Eggplants are one of the few vegetables in the garden that are just as ornamental as they are delicious. You’d be hard-pressed to find one that can add rich shades of purple to the vegetable garden. Even purple tomatoes are more red with a blue blush.
Eggplants are not only a colorful addition to your garden but are also one of the easiest to save seeds from. Eggplant seeds can only be harvested from fully ripe eggplants, which means waiting until your eggplants turn from purple to yellow or brown and the skin loses its glossy shine. After removing the seeds, dry them and store in an airtight container in a cool, dry, and dark place.
When Can I Save Eggplant Seeds?
Eggplant seeds are most viable when the eggplants themselves are fully ripe. However, eggplants are normally always picked before they’re ripe. The flesh of ripe eggplants is too fibrous, tough, and bitter to eat. Even though the eggplants we eat may have lots of seeds in them, they are not fully developed and therefore will have poor germination.
Eggplants are completely ripe for seed saving when they turn very firm and yellow or brown in color and lose their glossy appearance.
Most eggplants are ready to pick for eating within 70 to 90 days from transplanting, so you will have to wait at least several weeks longer until they turn that characteristic brown/yellow color. Generally, larger eggplant varieties take a longer time to ripen than smaller varieties.
You can leave one or two eggplants on the plant until they are fully ripe; one large eggplant will contain enough seeds for a home garden for years. You can still continue picking other young, fresh eggplants for eating.
I like to tie a string around the stem of the eggplants I want to keep for seeds so I don’t accidentally harvest it early.
Eggplant Flowers and Pollination
Eggplants are one of the easiest vegetables to save seeds from. They are part of the nightshade family, which includes tomatoes, peppers, groundcherries, and tomatillos. Eggplants, like all nightshades, are all self-pollinating with perfect flowers, so their flowers have both female and pollen-producing male parts.
You can still increase pollination success by periodically giving your plants a little shake to release pollen, or use a electric toothbrush to vibrate the flowers, but most of the time this is not necessary as the wind will do a good job of helping you flowers release pollen.
How to Save Eggplant Seeds
Once your eggplants are fully ripe, having turned yellow or brown and lost their glossy appearance, you can pick them and immediately start harvesting the seeds.
There are a two approaches to saving eggplant seeds. One is to cut them into thin slices and use a knife to scrape out the seeds until you have enough of them.
Another good option is to use a cheese grater to grate the eggplants starting from the bottom, which will make it easier to wash and separate the seeds from the pulp.
If you have a lot of eggplants to process for seed-saving, the Seed Savers Exchange recommends cutting them into cubes and blending them in a food processor with some water. Some seeds may get damaged so I would do this in small batches to make sure you’re not blending up your seeds.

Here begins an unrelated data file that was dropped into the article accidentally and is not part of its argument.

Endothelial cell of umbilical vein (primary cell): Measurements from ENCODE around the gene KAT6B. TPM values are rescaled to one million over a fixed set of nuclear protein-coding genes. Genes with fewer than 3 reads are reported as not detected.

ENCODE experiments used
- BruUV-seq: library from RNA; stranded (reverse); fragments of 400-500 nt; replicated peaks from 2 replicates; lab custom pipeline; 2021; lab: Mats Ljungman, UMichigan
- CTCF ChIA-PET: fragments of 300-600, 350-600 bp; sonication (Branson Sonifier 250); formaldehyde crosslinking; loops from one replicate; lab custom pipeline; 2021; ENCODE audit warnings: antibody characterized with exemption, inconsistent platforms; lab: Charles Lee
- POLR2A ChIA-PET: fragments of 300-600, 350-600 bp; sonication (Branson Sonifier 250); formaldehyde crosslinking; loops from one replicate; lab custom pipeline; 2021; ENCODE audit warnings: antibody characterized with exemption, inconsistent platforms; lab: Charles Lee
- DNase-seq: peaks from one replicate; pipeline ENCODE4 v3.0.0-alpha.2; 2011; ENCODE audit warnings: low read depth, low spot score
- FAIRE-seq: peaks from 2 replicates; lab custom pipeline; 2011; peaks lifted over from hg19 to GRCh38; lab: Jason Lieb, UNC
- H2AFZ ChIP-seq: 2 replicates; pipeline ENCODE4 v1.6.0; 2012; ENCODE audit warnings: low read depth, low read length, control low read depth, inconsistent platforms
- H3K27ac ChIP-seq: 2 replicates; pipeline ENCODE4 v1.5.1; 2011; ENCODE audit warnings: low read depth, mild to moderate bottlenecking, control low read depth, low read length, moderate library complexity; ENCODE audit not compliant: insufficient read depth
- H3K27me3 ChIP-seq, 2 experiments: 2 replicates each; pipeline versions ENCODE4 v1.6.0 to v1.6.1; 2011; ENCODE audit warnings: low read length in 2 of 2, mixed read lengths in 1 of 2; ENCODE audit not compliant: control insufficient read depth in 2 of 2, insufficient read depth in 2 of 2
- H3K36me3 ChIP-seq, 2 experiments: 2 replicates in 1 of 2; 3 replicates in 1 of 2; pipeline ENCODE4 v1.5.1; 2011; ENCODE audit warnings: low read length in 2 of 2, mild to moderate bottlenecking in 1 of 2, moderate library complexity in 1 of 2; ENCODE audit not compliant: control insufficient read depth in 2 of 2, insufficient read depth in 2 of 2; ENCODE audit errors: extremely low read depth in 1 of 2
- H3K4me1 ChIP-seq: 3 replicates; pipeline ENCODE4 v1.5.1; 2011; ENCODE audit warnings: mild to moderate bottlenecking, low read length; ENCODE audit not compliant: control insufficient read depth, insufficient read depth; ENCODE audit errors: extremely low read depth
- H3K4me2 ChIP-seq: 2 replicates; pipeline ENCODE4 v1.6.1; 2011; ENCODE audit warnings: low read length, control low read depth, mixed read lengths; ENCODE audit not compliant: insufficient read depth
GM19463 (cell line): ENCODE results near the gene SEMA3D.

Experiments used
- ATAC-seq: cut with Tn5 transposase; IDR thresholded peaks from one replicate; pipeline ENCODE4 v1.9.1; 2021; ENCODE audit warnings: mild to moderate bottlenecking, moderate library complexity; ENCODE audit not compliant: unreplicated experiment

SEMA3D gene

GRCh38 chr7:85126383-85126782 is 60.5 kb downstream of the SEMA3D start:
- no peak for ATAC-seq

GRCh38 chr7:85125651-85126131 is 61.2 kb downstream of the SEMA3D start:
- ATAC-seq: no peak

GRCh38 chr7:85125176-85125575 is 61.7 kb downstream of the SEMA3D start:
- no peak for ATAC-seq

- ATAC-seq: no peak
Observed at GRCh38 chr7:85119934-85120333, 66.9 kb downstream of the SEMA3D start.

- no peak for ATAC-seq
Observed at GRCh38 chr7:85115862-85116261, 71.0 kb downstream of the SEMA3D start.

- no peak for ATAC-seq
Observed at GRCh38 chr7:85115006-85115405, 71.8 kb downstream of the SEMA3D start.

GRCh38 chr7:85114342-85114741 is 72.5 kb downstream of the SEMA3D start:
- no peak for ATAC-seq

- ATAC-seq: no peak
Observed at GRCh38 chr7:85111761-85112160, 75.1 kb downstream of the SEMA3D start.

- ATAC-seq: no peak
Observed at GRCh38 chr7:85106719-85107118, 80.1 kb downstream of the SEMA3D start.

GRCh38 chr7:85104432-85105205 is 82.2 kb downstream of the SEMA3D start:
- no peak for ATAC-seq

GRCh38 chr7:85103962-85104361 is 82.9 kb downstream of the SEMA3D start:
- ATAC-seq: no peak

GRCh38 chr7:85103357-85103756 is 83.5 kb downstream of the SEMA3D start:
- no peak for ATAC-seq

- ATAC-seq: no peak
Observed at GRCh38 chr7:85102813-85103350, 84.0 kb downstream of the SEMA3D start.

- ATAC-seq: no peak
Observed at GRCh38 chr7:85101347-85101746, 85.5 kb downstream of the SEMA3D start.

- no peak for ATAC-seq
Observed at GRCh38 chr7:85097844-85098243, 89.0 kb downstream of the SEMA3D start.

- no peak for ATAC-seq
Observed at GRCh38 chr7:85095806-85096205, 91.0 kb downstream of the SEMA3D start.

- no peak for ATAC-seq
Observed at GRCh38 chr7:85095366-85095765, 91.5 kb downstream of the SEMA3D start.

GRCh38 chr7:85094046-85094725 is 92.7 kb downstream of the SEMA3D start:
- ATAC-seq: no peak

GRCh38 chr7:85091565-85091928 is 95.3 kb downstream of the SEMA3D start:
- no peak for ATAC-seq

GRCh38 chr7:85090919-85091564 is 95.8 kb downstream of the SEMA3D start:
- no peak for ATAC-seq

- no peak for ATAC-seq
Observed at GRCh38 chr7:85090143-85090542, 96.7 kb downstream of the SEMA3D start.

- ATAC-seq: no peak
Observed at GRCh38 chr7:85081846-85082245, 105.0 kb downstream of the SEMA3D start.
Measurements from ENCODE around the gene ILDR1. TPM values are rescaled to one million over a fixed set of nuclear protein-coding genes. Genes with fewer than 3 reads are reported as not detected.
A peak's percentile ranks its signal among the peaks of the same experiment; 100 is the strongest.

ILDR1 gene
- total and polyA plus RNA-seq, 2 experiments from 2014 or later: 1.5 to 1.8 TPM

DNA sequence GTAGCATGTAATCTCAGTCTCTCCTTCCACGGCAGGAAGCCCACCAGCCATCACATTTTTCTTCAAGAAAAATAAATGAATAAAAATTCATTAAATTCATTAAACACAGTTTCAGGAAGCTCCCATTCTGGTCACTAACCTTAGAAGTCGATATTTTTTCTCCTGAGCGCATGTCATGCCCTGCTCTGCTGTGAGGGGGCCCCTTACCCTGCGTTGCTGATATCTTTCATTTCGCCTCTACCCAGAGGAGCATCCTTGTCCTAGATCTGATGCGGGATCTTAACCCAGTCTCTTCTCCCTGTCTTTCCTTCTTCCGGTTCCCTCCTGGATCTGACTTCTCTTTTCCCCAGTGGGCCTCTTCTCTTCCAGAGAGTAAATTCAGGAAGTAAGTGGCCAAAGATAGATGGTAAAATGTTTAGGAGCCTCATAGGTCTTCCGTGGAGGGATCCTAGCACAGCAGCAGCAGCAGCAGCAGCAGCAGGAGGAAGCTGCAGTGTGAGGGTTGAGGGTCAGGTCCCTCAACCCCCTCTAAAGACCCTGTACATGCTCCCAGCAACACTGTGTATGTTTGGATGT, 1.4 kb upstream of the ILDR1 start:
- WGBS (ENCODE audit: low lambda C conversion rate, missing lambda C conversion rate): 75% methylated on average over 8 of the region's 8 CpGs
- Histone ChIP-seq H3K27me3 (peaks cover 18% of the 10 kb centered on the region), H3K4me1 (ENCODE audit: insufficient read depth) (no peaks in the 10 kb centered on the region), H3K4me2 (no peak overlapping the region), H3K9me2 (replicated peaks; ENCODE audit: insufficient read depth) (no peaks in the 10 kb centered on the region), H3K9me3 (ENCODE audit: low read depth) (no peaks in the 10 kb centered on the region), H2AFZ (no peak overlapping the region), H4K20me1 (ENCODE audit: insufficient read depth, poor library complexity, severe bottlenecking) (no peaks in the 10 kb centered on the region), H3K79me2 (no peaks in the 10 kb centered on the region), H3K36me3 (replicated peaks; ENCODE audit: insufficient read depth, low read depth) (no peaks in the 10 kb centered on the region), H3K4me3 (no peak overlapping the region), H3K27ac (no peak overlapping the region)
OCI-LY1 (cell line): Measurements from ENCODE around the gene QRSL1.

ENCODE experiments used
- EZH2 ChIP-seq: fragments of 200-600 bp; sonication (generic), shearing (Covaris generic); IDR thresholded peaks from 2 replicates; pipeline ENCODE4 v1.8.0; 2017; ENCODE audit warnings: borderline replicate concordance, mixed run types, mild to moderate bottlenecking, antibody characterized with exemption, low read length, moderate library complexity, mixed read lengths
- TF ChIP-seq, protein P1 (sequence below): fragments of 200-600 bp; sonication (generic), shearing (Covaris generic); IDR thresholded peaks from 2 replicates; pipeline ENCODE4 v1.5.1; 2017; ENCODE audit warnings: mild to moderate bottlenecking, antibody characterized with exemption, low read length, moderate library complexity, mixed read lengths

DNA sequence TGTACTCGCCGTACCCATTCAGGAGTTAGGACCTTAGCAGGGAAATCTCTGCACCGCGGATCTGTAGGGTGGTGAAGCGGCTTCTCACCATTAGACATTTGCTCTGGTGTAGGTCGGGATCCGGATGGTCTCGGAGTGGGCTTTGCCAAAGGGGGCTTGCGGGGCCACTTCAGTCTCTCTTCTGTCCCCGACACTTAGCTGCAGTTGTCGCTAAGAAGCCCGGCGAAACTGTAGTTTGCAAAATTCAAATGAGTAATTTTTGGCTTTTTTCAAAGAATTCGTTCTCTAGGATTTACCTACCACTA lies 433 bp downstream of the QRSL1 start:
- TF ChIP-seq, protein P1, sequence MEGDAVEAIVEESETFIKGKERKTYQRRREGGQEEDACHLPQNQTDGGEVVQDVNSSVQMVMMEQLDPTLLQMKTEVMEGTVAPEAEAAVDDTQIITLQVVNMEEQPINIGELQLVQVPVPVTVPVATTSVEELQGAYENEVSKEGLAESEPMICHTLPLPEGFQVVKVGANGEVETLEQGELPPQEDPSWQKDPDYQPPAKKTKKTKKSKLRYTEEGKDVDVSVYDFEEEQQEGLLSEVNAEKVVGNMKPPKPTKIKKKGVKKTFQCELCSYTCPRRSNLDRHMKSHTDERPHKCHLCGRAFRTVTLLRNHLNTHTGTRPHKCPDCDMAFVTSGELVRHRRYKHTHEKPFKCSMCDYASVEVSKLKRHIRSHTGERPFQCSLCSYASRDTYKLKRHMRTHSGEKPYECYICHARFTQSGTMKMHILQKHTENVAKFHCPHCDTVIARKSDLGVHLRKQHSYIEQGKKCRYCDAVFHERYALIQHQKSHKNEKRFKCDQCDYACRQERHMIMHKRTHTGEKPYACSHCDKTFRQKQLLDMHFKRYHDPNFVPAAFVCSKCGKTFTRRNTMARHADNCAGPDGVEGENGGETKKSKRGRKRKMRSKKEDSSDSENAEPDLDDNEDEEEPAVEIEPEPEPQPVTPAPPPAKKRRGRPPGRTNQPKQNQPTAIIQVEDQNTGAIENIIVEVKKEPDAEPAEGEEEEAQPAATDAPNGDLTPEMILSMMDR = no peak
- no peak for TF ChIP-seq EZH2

Once you’ve separated your seeds, you can rinse them in water. Viable seeds will sink to the bottom while undeveloped or unviable seeds will float to the top. You can repeatedly fill and pour out a container with water until only viable seeds remain at the bottom.
Drying Eggplant Seeds After Harvesting
Unlike tomato seeds which should be fermented before washing and drying, eggplant seeds can be collected and dried right away.
Spread out your eggplant seeds on a paper towel, paper plate, or piece of cardboard and let it air dry in a place with good ventilation for at least a week.
Never use an oven or food dehydrator to dry your seeds as you will end up killing most of your seeds.
How to Store Eggplant Seeds
Eggplant seeds should be stored in an airtight container or resealable bag, and placed in a cool, dark, and dry place.
Always make sure your seeds are completely dry before you store them to avoid them getting moldy.
You can also keep your eggplant seeds in a container with a silica gel pack to absorb excess moisture, but if you’ve completely dried your seeds, this is unnecessary unless you live in a very humid climate.
How Long Do Eggplant Seeds Last?
Eggplant seeds can easily last 4 years or more if dried and stored properly. I’ve had old eggplant seeds germinate after nearly 10 years, however the older the seeds, the slower they will germinate and fewer seeds will sprout.
Related Questions About Saving and Storing Eggplant Seeds
Should I Worry About Cross-Pollination?
If you are only growing one eggplant variety in your garden, you do not need to worry much about cross-pollination. Eggplants will not cross pollinate with other nightshades like tomatoes or peppers. It’s very unlikely that the flowers will be visited by a bee carrying pollen from a different type of eggplant before it can self pollinate.
If you are growing more than one variety of eggplant or you want to be 100% certain that your eggplant won’t cross with a neighbor’s eggplant, you can use a cloth or plastic bag and tie it around one or two of your flowers before they open, then when you see they’ve self-pollinated and little eggplant fruits are growing, you can remove the bag and tie a little string around the stem to remind you which ones have been isolated.
But if your eggplants do cross-pollinate with another variety, it can be fun to save the seeds and plant them the following year to see what kind of cool new hybrid eggplant you’ve created.